Published January 18, 2013
When Miguel “Mikey” Garcia steps into the ring on Saturday night to fight for his first world title shot against Orlando Salido in the Theater at Madison Square Garden he won’t be alone. The reason is that not only will his corner consist of his father Eduardo and brother Robert but at ringside he’ll also have 43 fellow Garcia’s straight from Oxnard CA., cheering him on. For some it may be a metaphor but for Mikey Garcia he’ll quite literally have his family behind him.
For Mikey Garcia, Saturday night will be the culmination of the long hard journey that all boxers have to take. For some this journey that’s based on dedication and hard work is often a lonely one, spent in far off training camps away from loved ones. But Garcia has reached this point for two reasons. The first is that he’s one of the top fighters in the world at his weight class, but the second is that he’s had his family around him at all times - especially his brother Robert.
Back in 2001 Robert Garcia, then a top super-featherweight, was in the ring facing veteran John Trigg when he realized that he’d reached his limit. Every boxer reaches the end, but for Garcia he was a mere 26 years old. Despite being at the zenith of his powers, a world title under his belt and with only three defeats as a pro, Garcia knew that the sport of boxing had truly beaten him.
“Inside the ring it really hit me,” recalls Garcia. “Do I really want to do this? I did not even want to hit my opponent. I finished the fight, I stopped the guy but then in the locker room when my father, my team and everybody were celebrating I turned around and said that this was my last fight and that I’m never going to fight again.”
For Garcia the toll of lengthy camps and isolation proved to be a weight he couldn’t carry anymore. Married and with two children to care for boxing had given the opportunity and means to provide for them but gave so back little in return.
“I missed my kids - their first day of school, soccer practice - I missed a lot of things. We were sometimes fighting four times a year. That’s up to eight months you’re away from home.”
After retiring, Garcia stayed in the sport though. After all, how could he not? Boxing was all that he and his family had known. He’d had his first amateur fight at age five. He recalls his father taking him to see the great Roberto Duran train in Los Angeles. He was given a tour of all the legendary boxing venues on the west coast. He fondly remembers watching Mike Tyson fights with his father on closed circuit. Boxing was indeed was what all the Garcia’s had known.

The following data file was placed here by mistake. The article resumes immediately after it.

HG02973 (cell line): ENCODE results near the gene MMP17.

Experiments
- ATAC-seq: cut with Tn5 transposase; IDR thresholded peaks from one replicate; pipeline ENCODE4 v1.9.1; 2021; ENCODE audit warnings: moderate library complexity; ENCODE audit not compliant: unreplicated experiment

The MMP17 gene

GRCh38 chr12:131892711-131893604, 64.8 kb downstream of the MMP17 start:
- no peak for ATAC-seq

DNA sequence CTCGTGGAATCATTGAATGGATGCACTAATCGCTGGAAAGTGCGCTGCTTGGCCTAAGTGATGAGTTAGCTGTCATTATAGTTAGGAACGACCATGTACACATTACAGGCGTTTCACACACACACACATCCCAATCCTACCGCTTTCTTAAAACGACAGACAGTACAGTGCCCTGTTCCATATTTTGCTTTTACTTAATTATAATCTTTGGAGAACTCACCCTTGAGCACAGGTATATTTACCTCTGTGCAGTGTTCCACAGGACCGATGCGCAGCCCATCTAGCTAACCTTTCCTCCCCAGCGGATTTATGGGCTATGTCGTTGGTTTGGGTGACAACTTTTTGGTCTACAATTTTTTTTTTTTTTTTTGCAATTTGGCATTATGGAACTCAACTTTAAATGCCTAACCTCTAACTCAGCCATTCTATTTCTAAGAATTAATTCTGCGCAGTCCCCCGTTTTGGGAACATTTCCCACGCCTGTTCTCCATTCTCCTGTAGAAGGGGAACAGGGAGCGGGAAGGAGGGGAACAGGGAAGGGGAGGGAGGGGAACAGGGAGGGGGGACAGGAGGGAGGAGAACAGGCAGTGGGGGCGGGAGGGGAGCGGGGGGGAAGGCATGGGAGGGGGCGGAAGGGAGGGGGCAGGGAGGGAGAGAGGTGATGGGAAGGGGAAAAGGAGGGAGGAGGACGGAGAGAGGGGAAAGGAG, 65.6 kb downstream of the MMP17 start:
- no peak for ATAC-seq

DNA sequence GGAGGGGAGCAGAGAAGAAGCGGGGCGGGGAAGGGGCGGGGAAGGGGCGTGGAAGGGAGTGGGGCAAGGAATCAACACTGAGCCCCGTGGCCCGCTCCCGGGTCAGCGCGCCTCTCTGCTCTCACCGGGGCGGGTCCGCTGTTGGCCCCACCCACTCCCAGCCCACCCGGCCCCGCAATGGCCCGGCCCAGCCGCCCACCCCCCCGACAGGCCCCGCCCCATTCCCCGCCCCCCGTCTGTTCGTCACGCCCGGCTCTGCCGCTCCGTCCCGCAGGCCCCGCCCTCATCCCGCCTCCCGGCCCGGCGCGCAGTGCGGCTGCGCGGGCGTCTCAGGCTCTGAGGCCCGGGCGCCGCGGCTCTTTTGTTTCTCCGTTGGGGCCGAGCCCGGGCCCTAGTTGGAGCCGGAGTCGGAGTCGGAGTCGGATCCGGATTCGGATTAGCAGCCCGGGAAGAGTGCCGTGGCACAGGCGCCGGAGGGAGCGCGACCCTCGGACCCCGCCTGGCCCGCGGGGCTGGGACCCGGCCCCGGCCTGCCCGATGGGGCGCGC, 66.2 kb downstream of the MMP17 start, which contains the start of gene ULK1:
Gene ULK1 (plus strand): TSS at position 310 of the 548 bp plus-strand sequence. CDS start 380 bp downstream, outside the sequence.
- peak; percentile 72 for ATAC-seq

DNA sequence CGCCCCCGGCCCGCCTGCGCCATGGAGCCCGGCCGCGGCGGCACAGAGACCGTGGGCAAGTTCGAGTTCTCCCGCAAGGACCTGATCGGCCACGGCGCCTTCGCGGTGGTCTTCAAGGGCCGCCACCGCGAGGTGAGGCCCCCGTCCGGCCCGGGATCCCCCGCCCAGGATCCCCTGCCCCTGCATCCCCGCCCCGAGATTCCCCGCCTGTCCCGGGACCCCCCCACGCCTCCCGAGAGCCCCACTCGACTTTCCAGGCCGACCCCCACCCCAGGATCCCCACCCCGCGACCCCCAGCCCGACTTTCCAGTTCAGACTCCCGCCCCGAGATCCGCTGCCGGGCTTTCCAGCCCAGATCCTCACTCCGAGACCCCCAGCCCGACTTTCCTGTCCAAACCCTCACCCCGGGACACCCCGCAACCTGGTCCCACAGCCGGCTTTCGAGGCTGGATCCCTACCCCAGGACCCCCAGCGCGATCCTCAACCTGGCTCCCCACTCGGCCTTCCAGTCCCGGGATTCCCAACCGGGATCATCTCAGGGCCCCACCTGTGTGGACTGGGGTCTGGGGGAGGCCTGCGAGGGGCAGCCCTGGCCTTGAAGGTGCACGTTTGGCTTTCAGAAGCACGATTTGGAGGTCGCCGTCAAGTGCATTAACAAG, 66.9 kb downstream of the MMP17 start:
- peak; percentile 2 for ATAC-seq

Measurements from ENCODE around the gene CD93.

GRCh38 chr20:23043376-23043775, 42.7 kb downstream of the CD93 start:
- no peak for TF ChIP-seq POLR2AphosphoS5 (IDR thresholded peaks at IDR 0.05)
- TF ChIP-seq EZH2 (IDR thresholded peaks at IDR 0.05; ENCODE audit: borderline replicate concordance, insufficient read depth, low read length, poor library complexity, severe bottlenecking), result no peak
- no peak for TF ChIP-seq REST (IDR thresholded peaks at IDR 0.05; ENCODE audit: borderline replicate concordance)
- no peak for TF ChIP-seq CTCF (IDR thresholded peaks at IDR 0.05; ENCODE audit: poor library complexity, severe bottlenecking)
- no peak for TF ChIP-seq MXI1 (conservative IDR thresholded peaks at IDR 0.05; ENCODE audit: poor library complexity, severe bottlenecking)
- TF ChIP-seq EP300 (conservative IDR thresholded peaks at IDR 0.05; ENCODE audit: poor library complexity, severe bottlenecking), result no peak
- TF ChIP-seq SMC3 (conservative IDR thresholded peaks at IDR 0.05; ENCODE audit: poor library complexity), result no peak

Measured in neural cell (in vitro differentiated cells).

“My dad always gave me good boxing advice. He never advised me to go to school or get a degree, it was all boxing. Boxing was the only thing my father knew and was what I was good at so he pushed me.”
Soon Garcia started helping to train fighters with his father Eduardo, whose notable pupils included Fernando Vargas. He started travelling to the bouts and started enjoying everything that he’d missed out on in his career. Soon his roster of fighters grew too.
Today Garcia is one of the most respected trainers in the sport. This year he’s favorite to be crowned Boxing Writers Association of America Trainer of the Year, the same award that’s been dominated by Manny Pacquiao's trainer Freddie Roach for many years. One of his fighters is many people’s favorite for the Fighter of the Year award Nonito Donaire. But for Garcia the real accolade will be in the late hours of Saturday night if his younger brother Mikey is triumphant.
“The only difference between training Mikey and any of my other fighters is that when I think about the fight, and when I picture his arm being raised and named the new world champion, I get emotional just thinking about it - my little brother becoming world champion. Just thinking about it gets my eyes watery.”
To ensure Mikey and any of his fighters had the best shot at success he wanted to ensure their happiness. For starters any fighter who trains under Robert could spend as much time with their families as they liked as long as they trained just as hard.
“My dad has the old school mentality to camp,” recalls Robert. “You’re not supposed to be around family you’re not supposed to be around friends. So my training camps were miserable. Right now, Mikey goes home after training to his wife and kid. Nonito Donaire’s wife is at the gym every day, the same with Antonio Margarito whose wife came around every day. So that’s something that I allow, because I know what it’s like not having it. Now my fighters are happy because they know they are going to go home to their wives and kids.”
As for Mikey Garcia he’s grateful for what his older brother has given him as a trainer.
“This camp I’ve got a taste of what it must have been like for Robert,” explains the younger Garcia. “For the last part of camp I did not see my wife and kids for three weeks except on the weekends. But Robert did for much longer periods so it must have been so much harder.”
For Mikey Garcia, boxing came much later in life than for his older brother. It was a chance visit at age 14 to a gym to see his cousin box in an amaetur show that finally got him hooked. Discovering that one of the kids at the gym did not have an opponent and egged on by Robert and his father, Mikey got in the ring with no training other than fighting his cousins in the backyard. He lost. But something made him come back.
“I remember thinking I could beat that kid.”
A year later Mikey Garcia beat the same kid in the amateurs and now more than a decade later faces another kid he thinks he can beat, but this time he’s the world champion and his name is Orlando Salido.
“I feel that I have the best corner in the world,” concludes Garcia. “Between my brother and my dad they have a lot of world champions so they really know what they’re doing. Boxing is what we all know most.”
On Saturday they will all find out if they know more than Orlando Salido.